Video and audio news releases (VNRs and ANRs) are often produced and distributed to TV outlets in hopes they will be used as regular program content, with or without acknowledgment of the source. One emerging theme is the application of psychological theories of impression management.
Advertising dollars in traditional media productions have declined and many traditional media outlets are seeing declining circulation in favor of online and social media news sources. One site even tracked the death of newspapers As readership in traditional media shifts to online media, so have the focus of many in public relations. Social media releases, search engine optimization, content publishing, and the introduction of podcasts and video are other burgeoning trends.
The development of social media increased the speed of breaking news, so public relations professionals no longer have the luxury of time to construct a news statement after a daily news deadline. The viral effect of social networks requires adequate training and real-time social media monitoring in order to detect the early signs of breaking news.
Targeting the public
A fundamental technique used in public relations is to identify the target audience, and to tailor every message to appeal to that audience. It can be a general, nationwide or worldwide audience, but it is more often a segment of a population. A good elevator pitch can help tailor messaging to each target audience. Marketers often refer to socio-economically driven "demographics", such as "black males 18-49".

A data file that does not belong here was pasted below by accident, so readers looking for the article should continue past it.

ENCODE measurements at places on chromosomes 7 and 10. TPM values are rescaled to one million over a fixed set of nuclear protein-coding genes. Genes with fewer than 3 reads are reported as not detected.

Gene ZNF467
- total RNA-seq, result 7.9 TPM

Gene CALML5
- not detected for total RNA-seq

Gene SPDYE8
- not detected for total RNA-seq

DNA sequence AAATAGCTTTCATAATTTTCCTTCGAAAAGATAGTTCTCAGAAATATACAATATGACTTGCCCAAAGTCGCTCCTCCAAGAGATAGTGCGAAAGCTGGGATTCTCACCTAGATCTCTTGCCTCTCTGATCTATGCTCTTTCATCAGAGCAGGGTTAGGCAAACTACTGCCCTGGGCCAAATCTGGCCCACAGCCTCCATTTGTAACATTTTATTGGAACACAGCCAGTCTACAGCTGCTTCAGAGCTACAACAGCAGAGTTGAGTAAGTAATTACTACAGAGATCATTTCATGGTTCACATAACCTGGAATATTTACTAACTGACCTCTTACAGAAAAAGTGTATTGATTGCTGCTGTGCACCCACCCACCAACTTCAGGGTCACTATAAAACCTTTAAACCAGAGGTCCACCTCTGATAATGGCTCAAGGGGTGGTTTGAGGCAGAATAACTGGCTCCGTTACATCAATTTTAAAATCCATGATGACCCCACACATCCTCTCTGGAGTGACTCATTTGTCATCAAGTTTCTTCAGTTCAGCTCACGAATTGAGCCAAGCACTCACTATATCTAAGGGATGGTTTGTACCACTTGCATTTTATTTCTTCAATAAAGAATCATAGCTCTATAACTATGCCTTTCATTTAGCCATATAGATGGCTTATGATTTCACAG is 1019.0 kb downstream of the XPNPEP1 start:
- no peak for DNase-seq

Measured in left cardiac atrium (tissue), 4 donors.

On the other hand stakeholders theory identifies people who have a stake in a given institution or issue. All audiences are stakeholders (or presumptive stakeholders), but not all stakeholders are audiences. For example, if a charity commissions a public relations agency to create an advertising campaign to raise money to find a cure for a disease, the charity and the people with the disease are stakeholders, but the audience is anyone who is likely to donate money.
Sometimes the interests of differing audiences and stakeholders common to a public relations effort necessitate the creation of several distinct but complementary messages. This is not always easy to do, and sometimes, especially in politics, a spokesperson or client says something to one audience that creates dissonance with another audience or group of stakeholders.